Tuesday, April 30, 2013

Shrimp Braised with Kale and Green Garlic

Closeup of Shrimp Braised with Kale
US White Shrimp: Large and Reasonably Sustainable

Recipe Adapted from Recipes from the Root Cellar


I love shrimp and have noticed that readers do too. However, in years past it’s not been easy to find sustainably produced shrimp. Old school fisheries involve dragging a net along the bottom of the ocean, with a huge amount of bycatch: about 4 lbs. for every 1 lb. of shrimp caught. Many shrimp farms are open to the ocean, leaching antibiotics, commercial fish food, and shrimp waste into the environment. Some shrimp farmers destroy native mangrove ecosystems to build farms. Luckily, the Monterey Bay Aquarium publishes sustainable shrimp guidelines, and they are getting easier to follow. Trending now are hook-and-line caught shrimp and closed-system farms. The rebuilding of the US Gulf of Mexico fisheries after Hurricane Katrina and the pioneering of closed-system farming enterprises in Thailand and Vietnam are both great news for shrimp eaters. And if I’m reading the guidelines right, we can now buy sustainable shrimp at Costco for under $10 per pound.

Friday, April 26, 2013

DIY Square Foot Garden (SFG): Making a Hoop House

Hoop House with Cover Closed
Easy, Functional Hoop House

Instructions by Bruce


My last two posts were about making a square foot garden: building the raised beds, and mixing the soil and planting. Today is the final chapter, on what it takes to sustain the garden: water, fertilizing, and temperature control. Making an inexpensive hoop house will allow you to plant earlier and get growing despite nighttime temperature dips. You can also use the hoop house to foil most bugs while providing the diffused lighting that seedlings prefer. I’ve also included a few tips on early-season garden maintenance. So without further ado, let’s get to it.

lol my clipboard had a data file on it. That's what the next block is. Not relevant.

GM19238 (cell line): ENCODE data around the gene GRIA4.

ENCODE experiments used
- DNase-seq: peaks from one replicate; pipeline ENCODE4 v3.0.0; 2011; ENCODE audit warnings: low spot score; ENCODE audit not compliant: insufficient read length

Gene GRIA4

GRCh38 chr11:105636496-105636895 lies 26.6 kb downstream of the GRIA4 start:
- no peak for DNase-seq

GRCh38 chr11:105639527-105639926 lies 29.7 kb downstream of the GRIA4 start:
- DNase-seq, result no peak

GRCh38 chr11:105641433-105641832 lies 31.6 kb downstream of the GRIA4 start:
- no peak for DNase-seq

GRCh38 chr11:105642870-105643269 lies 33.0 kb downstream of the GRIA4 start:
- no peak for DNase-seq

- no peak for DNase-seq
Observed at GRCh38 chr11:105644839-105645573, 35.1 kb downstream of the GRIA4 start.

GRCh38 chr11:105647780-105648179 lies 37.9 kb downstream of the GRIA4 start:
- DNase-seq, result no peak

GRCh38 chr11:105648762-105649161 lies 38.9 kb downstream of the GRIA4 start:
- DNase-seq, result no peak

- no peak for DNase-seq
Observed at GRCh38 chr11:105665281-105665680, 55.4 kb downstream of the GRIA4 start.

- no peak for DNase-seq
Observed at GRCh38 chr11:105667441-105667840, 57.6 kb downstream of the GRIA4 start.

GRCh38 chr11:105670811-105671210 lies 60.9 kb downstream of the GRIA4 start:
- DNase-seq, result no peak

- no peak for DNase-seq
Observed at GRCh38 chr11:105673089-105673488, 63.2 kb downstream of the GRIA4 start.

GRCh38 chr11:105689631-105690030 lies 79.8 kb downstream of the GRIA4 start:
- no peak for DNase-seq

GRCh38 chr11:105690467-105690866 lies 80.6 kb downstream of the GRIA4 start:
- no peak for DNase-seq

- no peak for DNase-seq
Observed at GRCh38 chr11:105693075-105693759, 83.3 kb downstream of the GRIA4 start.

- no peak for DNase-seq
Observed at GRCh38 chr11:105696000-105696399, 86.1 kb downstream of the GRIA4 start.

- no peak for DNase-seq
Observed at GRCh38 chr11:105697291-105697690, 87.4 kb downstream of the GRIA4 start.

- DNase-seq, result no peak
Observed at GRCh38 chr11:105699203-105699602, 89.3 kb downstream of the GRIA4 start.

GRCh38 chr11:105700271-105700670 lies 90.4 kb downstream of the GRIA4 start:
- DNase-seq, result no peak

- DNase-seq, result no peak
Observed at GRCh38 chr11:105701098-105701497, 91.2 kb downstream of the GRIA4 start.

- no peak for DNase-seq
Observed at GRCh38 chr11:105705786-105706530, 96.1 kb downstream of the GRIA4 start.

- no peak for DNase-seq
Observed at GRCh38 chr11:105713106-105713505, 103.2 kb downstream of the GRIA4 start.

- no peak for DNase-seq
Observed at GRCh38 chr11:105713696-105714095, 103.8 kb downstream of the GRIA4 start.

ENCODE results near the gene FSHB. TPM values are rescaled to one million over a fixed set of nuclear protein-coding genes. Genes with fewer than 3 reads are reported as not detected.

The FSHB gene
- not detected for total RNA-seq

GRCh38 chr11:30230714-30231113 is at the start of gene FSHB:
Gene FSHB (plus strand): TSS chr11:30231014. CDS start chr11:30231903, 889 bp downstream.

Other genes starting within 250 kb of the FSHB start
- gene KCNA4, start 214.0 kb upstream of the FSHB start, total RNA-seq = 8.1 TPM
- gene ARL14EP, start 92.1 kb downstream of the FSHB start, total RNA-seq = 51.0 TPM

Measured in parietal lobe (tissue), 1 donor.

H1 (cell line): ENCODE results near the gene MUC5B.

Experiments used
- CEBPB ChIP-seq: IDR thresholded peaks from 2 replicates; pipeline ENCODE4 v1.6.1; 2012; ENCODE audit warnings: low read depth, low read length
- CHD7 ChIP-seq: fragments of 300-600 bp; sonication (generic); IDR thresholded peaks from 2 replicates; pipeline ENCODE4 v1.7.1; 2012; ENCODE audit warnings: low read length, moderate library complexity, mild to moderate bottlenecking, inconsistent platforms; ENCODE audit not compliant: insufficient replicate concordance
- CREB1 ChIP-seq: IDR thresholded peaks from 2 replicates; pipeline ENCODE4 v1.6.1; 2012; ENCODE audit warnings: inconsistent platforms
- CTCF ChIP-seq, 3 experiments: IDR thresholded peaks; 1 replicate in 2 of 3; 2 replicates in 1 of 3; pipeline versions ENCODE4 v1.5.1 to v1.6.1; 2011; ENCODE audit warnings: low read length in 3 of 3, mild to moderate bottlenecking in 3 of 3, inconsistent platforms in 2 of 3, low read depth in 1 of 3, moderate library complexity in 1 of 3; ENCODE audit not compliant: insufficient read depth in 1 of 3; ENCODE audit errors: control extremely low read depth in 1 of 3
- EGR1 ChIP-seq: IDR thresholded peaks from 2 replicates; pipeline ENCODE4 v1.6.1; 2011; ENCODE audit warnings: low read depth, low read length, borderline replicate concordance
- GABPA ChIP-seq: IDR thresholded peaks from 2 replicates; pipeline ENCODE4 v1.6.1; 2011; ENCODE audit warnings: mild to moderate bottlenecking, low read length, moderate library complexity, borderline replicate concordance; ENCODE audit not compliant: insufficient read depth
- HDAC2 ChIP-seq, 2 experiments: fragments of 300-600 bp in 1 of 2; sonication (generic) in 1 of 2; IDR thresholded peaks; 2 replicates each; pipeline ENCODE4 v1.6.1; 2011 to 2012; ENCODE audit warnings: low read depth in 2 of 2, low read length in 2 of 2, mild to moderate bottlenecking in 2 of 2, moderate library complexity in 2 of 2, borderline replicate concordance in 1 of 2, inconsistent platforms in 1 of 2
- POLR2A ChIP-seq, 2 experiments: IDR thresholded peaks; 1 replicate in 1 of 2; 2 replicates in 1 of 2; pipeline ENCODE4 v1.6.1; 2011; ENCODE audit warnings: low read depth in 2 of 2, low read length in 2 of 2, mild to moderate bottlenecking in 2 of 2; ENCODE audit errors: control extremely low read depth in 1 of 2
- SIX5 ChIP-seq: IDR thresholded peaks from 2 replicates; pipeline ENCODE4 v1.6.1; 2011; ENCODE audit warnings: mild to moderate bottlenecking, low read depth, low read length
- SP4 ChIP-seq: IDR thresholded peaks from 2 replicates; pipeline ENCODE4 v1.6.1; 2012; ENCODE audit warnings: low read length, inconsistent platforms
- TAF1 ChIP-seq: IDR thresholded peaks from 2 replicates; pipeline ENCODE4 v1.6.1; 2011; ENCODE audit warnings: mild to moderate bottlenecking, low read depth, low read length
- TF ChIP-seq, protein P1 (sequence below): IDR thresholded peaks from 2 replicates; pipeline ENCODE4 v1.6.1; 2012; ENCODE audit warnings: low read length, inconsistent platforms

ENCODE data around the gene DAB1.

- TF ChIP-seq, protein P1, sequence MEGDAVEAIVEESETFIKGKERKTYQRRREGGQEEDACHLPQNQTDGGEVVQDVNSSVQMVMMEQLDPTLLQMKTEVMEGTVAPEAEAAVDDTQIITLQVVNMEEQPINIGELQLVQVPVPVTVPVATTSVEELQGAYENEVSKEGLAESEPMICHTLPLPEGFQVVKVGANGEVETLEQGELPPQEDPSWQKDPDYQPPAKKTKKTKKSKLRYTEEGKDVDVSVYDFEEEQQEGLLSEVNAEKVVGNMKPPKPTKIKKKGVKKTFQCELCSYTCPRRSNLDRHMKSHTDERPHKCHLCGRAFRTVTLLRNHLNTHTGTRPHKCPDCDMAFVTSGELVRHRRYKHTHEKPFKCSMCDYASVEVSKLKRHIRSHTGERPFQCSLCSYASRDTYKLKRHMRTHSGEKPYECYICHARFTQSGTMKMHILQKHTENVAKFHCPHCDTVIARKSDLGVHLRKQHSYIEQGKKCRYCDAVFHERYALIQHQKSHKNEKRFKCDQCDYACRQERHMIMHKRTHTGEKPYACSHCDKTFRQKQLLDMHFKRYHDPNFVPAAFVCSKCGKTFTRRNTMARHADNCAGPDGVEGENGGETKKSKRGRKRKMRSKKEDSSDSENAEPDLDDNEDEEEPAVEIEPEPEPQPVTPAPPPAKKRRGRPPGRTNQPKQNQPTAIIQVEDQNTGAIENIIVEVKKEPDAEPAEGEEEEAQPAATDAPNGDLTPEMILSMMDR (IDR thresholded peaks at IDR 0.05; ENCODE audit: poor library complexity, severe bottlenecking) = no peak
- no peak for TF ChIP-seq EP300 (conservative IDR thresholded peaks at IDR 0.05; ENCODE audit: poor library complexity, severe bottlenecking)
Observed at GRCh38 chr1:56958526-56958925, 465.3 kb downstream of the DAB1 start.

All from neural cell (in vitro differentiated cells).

Wednesday, April 24, 2013

DIY Square Foot Garden (SFG): Making Soil and Planting Seeds

Bruce Filling Raised Bed with Soil Components
Bruce in Action

Instructions by Bruce



Once you have a raised bed built for your square foot garden (details in Sunday’s post,) you’re ready to fill it with soil, make the square foot grid sections, and plant your seeds. You can also build a hoop house to protect small plants from cold temperatures; I will give hoop house instructions in my next post. All New Square Foot Gardening, the latest and greatest book by SFG pioneer Mel Bartholomew, recommends soil made from equal parts of peat moss, vermiculite, and organic compost from several sources. Vermiculite holds moisture and reduces the amount of watering necessary. But there is considerable debate about it due to its high cost and sustainability (it’s mined). Bruce reduced the amount of vermiculite in the mix. He noted that a high quality compost mixture also holds substantial water as well as loosening the soil—vermiculite’s other soil-building contribution. Bruce replaced the classic SFG wooden grid with a woven grid of nylon twine secured by wood screws, both of which we had on hand. Without a grid, as Mel Bartholomew points out, it’s not a square foot garden.